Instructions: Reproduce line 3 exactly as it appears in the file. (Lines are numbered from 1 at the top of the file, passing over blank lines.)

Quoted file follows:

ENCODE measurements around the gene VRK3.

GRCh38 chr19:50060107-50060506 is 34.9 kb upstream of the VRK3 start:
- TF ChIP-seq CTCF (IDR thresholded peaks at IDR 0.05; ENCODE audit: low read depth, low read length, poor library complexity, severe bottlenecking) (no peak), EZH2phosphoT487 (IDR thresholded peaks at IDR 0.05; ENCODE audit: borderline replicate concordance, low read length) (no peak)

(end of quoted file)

- TF ChIP-seq CTCF (IDR thresholded peaks at IDR 0.05; ENCODE audit: low read depth, low read length, poor library complexity, severe bottlenecking) (no peak), EZH2phosphoT487 (IDR thresholded peaks at IDR 0.05; ENCODE audit: borderline replicate concordance, low read length) (no peak)